One Square Inch of Good

img_5908Often whatever art I’m working on in some way reflects my interior life.  Right now I’m making one inch squares of decorated paper, and I think I know why.

From a practical point of view, I’m able to use up some paper scraps from other projects.  And we’re having family for the holidays, and I’m pretty sure it’s bad hospitality to take up the dining room table with an art project.  Making one inch squares of paper doesn’t take much space, and it’s portable.  So there’s that.

But mostly I’ve been feeling as though, indeed, the world is too much with us, late and soon.  Despair like I have not ever known creeps in every morning as I read the news, and but for the many graces that surround me, I would give in.  So I’ve been reminding myself, and my family, and my congregation, that in spite of all that is hard and tragic and infuriating and frustrating and sinful, we still have good to do, and we still have to do good.

Maybe every day I can do something good that would fit in a one-inch square.  Maybe most of us can.  I’m not sure that we mere mortals have the capacity to do great good, but most of us can do a little good every day.  Be kind to the grocery store checker who is chatty but so slow and you’ve been waiting in line for forever.  When you see the guy on the street corner with the sign, look him in the eye, say hello, give him five bucks, and then donate twenty to the local homeless shelter.  Talk in person with someone whose views are diametrically opposed to your own, and don’t debate him, and don’t hate her.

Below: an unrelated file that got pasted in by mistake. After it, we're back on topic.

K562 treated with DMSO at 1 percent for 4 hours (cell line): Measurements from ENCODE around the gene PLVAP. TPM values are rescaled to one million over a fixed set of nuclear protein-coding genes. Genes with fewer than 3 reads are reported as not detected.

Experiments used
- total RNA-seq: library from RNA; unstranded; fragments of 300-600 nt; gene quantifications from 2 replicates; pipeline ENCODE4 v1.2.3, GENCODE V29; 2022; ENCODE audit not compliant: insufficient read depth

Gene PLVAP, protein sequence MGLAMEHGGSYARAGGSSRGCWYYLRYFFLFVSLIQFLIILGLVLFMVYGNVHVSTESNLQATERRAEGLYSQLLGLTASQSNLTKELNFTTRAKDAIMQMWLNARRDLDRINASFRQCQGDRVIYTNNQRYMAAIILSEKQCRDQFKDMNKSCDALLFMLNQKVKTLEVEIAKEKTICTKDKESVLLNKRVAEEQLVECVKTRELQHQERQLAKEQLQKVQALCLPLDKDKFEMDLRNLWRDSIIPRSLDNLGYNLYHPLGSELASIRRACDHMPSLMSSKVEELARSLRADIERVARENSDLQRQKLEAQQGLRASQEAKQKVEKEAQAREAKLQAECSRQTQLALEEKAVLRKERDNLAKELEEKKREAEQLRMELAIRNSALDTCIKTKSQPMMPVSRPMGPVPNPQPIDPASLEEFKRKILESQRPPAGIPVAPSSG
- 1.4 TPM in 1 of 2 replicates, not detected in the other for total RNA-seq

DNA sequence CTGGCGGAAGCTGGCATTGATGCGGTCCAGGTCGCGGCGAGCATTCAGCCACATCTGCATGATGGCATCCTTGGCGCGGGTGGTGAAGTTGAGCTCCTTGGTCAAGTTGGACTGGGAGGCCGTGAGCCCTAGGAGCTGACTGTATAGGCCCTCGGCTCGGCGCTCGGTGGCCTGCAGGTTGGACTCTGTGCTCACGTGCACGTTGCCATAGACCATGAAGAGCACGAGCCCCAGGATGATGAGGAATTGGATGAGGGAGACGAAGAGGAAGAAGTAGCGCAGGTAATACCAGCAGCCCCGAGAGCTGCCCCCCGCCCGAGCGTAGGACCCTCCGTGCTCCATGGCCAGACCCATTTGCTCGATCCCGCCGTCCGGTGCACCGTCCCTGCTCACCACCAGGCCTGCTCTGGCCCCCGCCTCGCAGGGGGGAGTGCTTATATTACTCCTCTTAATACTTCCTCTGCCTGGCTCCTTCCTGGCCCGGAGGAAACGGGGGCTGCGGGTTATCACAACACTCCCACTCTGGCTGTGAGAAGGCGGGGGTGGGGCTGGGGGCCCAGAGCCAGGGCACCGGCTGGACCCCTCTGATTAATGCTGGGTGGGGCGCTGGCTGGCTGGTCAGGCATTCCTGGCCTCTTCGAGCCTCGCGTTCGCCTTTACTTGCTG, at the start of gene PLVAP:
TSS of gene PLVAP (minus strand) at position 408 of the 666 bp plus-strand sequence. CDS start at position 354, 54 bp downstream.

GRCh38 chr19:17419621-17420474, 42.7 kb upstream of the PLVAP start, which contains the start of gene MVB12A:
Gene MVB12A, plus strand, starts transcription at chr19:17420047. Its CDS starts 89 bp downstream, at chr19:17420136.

Not hating is a good place to start doing one square inch of good.  Not putting others down is probably good, too.  Lamenting with those who lament, and marching with those who march, and calling out all forms and expressions of bigotry and prejudice work too.  Stepping away from the screen, from the newspaper, from the radio now and then going for a walk is good – one square inch of good for yourself.

Anne Lamott first suggested (to me) doing hard things in small pieces.  In Bird by Bird: Some Instructions on Writing and Life, she says, “I go back to trying to breathe, slowly and calmly, and I finally notice the one-inch picture frame that I put on my desk to remind me of short assignments. It reminds me that all I have to do is to write down as much as I can see through a one-inch picture frame. This is all I have to bite off for the time being.”

It works for joy, too.  I keep looking for great big huge joy to combat all the great big huge ugliness, but I need to put my readers on and look small.  One square inch – and there it is, meeting with the preschoolers who share the building with us; there it is – meeting the congregation’s newest baby; there it is – my daughter reciting Shakespeare for her upcoming performance in Hamlet.

I’m not sure what I’m going to do with my squares.  I’ve made about 120 so far, and I plan to make more with no particular end in mind.  Maybe a quilt-like thing.  Or maybe little boxes, following the words of the poet Rumi, who said that “joy moves from unmarked box to unmarked box.”  Maybe I’ll give them away to people to remind them that good and joy can come in jumbo size, but if we all tried to just make one square inch of joy a day, that would be enough.